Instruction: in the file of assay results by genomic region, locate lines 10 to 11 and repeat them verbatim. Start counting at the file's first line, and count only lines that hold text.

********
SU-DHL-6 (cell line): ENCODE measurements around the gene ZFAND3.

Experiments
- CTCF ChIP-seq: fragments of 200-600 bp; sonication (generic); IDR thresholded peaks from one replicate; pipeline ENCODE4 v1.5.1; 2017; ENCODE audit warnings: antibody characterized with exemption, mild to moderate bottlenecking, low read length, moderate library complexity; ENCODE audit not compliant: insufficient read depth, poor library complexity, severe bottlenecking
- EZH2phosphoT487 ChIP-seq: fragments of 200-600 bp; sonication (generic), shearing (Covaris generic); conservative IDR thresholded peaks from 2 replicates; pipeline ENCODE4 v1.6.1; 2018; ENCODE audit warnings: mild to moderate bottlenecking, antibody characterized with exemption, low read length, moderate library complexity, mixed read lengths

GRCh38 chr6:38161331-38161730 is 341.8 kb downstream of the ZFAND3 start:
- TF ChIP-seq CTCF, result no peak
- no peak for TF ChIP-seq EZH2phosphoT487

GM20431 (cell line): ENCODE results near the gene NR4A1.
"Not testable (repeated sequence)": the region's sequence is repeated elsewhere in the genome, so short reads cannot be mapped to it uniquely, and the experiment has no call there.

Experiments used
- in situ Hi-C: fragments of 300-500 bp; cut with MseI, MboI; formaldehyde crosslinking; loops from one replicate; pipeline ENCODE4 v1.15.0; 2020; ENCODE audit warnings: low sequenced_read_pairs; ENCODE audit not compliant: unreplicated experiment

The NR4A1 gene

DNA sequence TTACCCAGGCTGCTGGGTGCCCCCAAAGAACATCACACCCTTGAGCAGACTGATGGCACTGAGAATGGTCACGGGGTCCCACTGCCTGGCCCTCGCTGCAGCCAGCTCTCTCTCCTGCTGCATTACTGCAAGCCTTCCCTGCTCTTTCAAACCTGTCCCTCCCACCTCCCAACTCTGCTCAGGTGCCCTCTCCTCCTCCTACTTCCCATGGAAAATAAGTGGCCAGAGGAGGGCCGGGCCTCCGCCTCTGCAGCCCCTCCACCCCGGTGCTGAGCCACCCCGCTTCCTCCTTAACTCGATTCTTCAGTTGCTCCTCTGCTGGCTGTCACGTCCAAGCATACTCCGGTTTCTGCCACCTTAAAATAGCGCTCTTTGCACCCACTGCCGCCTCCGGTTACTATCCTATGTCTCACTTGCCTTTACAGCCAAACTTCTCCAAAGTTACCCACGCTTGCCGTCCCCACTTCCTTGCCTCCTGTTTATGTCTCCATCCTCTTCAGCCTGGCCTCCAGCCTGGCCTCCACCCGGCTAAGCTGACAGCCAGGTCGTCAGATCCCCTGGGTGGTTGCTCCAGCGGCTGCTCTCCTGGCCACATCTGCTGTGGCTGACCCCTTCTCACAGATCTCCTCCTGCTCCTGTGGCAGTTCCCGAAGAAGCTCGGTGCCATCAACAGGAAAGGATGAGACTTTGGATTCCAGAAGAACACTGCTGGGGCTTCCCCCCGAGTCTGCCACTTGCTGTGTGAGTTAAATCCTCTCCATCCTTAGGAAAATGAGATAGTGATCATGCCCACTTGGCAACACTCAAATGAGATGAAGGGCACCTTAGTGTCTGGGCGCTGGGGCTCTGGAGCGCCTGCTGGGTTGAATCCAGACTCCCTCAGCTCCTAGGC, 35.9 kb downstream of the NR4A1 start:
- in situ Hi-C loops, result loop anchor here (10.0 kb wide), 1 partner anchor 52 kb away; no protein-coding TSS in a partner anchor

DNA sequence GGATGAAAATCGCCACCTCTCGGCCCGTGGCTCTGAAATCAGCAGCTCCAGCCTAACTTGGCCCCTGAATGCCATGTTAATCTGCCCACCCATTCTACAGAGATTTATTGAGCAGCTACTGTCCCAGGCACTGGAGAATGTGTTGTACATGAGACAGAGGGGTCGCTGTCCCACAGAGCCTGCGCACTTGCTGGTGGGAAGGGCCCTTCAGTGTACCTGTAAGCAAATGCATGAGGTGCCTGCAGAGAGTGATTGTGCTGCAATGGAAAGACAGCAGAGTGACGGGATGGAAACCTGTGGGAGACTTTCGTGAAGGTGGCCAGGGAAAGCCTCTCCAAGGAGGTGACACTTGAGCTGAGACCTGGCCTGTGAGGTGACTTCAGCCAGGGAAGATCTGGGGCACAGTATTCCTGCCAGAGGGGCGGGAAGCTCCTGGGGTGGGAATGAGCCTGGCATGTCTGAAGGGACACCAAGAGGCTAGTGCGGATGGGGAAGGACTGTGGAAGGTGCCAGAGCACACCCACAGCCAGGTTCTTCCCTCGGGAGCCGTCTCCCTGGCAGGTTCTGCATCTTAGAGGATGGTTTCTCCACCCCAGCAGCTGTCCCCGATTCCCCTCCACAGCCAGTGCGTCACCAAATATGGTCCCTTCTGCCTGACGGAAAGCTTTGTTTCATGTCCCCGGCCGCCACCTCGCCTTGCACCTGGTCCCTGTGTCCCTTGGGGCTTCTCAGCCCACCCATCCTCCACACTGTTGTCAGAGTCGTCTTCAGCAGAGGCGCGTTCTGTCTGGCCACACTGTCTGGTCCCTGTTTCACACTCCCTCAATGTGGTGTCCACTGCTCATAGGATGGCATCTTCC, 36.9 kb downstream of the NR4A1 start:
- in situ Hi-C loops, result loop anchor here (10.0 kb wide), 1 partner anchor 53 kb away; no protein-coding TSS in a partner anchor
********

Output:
Experiments used
- in situ Hi-C: fragments of 300-500 bp; cut with MseI, MboI; formaldehyde crosslinking; loops from one replicate; pipeline ENCODE4 v1.15.0; 2020; ENCODE audit warnings: low sequenced_read_pairs; ENCODE audit not compliant: unreplicated experiment